Double-Decker Bus Sydney has two storeys or decks. Double-decker buses are used for mass transport in the United Kingdom, Europe, Asia and many former European possessions an iconic example being the red London bus. Double-decker buses are also used in many other cities around the world.
Early double-deckers put the driver in a separate cab. Passenger access was via an open platform at the rear, and a conductor would collect fares. Modern double-deckers have a main entrance door at the front, and the driver takes fares, thus halving the number of bus workers aboard, but slowing the boarding process. The rear open platform, popular with passengers, was abandoned for safety reasons, as there was a risk of passengers falling when running and jumping onto the bus.Double-deckers are primarily for commuter transport but open-top models are used as sight-seeing buses for tourists. William Gladstone, speaking of London’s double-deck horse drawn omnibuses, once observed, “…the best way to see London is from the top of a bus”.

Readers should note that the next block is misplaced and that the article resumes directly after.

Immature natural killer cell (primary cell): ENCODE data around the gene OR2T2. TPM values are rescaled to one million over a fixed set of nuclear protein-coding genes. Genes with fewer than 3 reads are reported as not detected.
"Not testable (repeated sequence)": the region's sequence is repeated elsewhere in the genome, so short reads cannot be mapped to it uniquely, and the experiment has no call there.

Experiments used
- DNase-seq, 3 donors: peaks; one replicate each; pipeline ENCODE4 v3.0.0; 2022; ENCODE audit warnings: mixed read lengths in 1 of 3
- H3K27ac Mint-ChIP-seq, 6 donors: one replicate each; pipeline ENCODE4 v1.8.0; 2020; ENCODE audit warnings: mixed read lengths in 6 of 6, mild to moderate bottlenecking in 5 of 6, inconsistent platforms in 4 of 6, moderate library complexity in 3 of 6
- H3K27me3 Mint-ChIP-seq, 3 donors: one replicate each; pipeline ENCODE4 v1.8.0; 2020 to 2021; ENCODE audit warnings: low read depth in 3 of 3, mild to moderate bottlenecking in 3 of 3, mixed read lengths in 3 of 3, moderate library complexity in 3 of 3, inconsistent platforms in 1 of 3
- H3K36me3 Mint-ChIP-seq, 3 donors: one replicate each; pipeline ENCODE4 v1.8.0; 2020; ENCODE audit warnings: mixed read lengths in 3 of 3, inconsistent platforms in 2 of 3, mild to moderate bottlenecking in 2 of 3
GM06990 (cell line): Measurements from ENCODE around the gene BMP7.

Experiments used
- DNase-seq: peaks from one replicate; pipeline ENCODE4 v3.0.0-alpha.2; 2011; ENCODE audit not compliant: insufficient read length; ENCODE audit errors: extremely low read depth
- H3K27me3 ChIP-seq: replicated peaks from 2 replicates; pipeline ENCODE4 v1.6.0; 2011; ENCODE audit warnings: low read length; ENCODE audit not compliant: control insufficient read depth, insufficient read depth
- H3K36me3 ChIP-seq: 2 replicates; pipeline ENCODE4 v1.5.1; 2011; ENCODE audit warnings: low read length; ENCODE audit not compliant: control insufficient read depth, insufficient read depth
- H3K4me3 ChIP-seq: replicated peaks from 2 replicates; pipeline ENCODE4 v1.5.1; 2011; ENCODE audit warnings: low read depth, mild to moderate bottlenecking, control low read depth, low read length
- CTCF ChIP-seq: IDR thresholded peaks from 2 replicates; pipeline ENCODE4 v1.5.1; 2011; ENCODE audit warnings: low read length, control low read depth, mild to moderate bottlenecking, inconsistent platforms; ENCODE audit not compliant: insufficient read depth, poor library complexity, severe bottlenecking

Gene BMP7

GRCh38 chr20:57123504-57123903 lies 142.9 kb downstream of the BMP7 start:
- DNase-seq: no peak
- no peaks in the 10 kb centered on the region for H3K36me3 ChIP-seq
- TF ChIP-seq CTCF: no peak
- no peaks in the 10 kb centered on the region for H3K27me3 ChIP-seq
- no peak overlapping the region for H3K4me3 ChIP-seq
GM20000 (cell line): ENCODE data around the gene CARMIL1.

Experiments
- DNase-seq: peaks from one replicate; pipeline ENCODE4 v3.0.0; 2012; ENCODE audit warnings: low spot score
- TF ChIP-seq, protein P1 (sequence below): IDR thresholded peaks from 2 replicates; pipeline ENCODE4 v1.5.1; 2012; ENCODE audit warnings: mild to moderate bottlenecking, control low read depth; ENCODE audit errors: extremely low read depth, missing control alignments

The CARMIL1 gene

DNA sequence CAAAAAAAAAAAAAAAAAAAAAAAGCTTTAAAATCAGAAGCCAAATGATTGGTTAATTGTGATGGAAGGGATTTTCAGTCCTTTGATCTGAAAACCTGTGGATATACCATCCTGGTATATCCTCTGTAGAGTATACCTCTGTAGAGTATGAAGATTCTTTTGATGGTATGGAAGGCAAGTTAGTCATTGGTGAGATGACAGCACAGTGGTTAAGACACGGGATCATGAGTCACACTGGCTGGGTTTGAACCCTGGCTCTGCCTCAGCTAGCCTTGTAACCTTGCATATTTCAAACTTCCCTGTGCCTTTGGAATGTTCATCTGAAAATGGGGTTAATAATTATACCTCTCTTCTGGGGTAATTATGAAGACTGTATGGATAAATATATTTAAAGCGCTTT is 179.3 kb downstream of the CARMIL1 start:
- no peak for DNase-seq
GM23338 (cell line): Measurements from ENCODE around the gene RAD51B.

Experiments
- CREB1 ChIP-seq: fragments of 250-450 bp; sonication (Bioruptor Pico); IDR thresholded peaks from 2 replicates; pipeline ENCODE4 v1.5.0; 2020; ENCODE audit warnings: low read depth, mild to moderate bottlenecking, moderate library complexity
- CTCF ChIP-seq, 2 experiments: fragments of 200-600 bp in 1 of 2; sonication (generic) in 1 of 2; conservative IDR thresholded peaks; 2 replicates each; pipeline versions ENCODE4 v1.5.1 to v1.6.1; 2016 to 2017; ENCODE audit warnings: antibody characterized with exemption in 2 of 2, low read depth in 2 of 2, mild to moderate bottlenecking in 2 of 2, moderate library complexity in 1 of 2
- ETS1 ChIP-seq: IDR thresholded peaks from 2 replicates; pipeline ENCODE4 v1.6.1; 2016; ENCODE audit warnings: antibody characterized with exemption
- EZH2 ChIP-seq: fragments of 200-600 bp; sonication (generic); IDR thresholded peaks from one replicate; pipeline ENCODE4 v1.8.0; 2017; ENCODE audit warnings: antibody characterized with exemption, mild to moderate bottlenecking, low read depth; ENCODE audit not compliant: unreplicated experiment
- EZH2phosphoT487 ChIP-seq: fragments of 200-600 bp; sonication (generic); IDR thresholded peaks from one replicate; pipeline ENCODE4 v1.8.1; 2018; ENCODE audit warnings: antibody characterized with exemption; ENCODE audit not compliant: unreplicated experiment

After World War II, Leyland Motors secured orders for several batches of double decker bus chassis. Of these, 203 were of the OPD2/1 type, equipped with synchromesh gearboxes. They were nicknamed the ‘Synchros’. 2186 was bodied by Commonwealth Engineering of Granville, entering service from Burwood depot in April 1949, and was transferred to Kingsgrove in November 1949. 2186 was then sent north to Newcastle in 1950 for the conversion of the Newcastle tramways, where it operated from Hamilton depot.It returned to Burwood depot in April 1969, and was withdrawn from there in September 1971, after covering 584,500 miles in service.In December 1971 2186 was sold to Hawkins Bus Service, Gunnedah. 1973 saw the bus sold to Hopes Bus Service, again in Gunnedah, where it operated as MO 035 until 1990 when it was deregistered and sold to the Sydney Bus Museum.